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  • Extending SME to Handle Large‐Scale Cognitive Modeling.Kenneth D. Forbus, Ronald W. Ferguson, Andrew Lovett & Dedre Gentner - 2017 - Cognitive Science 41 (5):1152-1201.
    Analogy and similarity are central phenomena in human cognition, involved in processes ranging from visual perception to conceptual change. To capture this centrality requires that a model of comparison must be able to integrate with other processes and handle the size and complexity of the representations required by the tasks being modeled. This paper describes extensions to Structure-Mapping Engine since its inception in 1986 that have increased its scope of operation. We first review the basic SME algorithm, describe psychological evidence (...)
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  • The Now-or-Never Bottleneck: A Fundamental Constraint on Language.Morten H. Christiansen & Nick Chater - 2016 - Behavioral and Brain Sciences 39:1-52.
    Memory is fleeting. New material rapidly obliterates previous material. How, then, can the brain deal successfully with the continual deluge of linguistic input? We argue that, to deal with this “Now-or-Never” bottleneck, the brain must compress and recode linguistic input as rapidly as possible. This observation has strong implications for the nature of language processing: the language system must “eagerly” recode and compress linguistic input; as the bottleneck recurs at each new representational level, the language system must build a multilevel (...)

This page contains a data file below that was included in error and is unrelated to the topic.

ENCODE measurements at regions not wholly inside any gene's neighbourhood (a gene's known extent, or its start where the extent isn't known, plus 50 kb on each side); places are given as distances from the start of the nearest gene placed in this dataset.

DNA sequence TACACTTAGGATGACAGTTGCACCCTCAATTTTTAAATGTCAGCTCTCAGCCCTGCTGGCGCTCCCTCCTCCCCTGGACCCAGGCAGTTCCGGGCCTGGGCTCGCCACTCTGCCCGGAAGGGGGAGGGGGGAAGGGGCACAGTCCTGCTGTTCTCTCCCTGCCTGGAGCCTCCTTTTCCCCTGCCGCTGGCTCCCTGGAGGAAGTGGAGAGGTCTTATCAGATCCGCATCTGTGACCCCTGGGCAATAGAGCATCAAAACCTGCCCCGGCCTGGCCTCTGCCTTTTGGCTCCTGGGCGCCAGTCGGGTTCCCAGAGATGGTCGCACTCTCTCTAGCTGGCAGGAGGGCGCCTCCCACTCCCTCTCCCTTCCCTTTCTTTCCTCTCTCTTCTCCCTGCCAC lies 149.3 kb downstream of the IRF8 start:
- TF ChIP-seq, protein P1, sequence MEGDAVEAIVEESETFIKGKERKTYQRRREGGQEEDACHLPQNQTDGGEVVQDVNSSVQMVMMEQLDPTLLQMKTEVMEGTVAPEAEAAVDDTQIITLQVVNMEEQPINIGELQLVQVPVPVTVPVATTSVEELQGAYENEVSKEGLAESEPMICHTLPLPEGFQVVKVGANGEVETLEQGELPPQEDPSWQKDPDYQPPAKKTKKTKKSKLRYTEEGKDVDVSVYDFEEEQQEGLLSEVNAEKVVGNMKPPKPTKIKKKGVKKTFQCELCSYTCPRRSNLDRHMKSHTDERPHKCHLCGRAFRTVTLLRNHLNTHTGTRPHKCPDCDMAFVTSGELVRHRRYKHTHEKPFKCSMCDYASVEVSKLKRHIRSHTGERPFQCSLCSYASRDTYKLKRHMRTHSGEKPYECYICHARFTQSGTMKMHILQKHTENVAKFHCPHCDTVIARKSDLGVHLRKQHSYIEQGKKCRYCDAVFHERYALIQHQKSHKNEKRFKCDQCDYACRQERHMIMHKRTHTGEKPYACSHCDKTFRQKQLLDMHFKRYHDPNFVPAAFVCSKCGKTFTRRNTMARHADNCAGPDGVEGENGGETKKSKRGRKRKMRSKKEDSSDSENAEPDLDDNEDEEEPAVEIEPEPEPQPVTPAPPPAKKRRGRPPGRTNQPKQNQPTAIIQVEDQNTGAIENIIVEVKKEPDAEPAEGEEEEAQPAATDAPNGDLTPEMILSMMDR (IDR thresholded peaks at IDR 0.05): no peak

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  • Resources for Research on Analogy: A Multi-Disciplinary Guide.Marcello Guarini, Amy Butchart, Paul Simard Smith & Andrei Moldovan - 2009 - Informal Logic 29 (2):84-197.